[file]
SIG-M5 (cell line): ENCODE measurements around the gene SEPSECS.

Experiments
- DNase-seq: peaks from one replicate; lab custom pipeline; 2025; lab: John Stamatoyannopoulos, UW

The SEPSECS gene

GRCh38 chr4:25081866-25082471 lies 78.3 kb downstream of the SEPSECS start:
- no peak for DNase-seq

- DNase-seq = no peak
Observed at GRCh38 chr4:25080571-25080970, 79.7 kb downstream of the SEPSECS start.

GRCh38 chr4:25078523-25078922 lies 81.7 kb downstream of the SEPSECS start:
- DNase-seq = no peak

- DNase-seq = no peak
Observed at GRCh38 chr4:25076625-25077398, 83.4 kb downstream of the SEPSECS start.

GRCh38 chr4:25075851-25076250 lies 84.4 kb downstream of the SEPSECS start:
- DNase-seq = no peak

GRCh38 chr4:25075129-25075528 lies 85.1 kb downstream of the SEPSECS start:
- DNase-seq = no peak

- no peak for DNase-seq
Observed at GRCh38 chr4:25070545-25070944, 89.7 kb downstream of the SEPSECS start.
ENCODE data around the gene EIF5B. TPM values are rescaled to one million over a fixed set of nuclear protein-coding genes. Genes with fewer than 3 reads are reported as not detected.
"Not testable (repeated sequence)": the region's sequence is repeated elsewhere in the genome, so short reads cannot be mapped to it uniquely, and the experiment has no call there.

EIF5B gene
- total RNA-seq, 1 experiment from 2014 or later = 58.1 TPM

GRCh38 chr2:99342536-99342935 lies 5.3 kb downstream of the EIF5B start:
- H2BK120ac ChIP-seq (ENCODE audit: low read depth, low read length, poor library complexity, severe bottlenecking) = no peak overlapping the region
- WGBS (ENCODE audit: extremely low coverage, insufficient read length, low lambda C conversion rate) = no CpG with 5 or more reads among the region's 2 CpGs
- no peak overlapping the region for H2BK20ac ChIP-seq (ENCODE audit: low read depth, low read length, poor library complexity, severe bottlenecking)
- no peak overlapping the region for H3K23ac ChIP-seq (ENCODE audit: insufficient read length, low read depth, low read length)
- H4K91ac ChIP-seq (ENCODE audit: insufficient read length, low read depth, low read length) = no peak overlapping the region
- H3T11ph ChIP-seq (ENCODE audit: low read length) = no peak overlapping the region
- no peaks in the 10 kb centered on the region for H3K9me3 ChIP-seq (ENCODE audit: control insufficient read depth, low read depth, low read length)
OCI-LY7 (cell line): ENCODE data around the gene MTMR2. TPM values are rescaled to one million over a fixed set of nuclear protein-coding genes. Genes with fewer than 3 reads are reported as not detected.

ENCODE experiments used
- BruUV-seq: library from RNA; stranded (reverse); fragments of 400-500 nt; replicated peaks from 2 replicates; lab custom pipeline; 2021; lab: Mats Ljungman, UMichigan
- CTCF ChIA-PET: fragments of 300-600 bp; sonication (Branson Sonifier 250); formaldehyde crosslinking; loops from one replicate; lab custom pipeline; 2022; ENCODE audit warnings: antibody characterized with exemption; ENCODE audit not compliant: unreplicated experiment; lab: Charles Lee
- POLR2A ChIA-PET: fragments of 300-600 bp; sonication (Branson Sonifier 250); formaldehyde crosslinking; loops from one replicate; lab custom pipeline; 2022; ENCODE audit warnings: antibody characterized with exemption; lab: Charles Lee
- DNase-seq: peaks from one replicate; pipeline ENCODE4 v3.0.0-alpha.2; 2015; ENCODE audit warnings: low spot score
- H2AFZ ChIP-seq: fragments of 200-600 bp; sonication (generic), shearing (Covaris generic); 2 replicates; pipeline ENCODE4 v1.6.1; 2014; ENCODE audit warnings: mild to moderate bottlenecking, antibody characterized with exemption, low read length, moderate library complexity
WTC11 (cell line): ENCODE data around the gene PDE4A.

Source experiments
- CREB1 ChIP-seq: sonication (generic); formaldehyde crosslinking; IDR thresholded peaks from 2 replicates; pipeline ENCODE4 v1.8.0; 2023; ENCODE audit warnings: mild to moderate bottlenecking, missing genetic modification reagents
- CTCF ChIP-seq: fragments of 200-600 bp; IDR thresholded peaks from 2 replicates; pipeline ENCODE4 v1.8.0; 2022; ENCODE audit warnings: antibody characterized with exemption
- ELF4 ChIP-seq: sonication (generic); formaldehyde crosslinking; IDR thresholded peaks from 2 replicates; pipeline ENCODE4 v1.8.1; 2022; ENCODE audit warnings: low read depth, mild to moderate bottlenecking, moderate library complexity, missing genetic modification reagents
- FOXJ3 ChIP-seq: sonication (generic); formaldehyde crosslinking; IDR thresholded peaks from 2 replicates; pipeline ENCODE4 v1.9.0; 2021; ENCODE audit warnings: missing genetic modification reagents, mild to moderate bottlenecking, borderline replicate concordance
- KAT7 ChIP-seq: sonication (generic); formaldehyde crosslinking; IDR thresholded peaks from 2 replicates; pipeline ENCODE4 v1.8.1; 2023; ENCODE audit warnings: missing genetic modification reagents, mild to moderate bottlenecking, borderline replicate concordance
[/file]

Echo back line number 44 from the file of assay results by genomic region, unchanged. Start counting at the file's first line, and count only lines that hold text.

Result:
- KAT7 ChIP-seq: sonication (generic); formaldehyde crosslinking; IDR thresholded peaks from 2 replicates; pipeline ENCODE4 v1.8.1; 2023; ENCODE audit warnings: missing genetic modification reagents, mild to moderate bottlenecking, borderline replicate concordance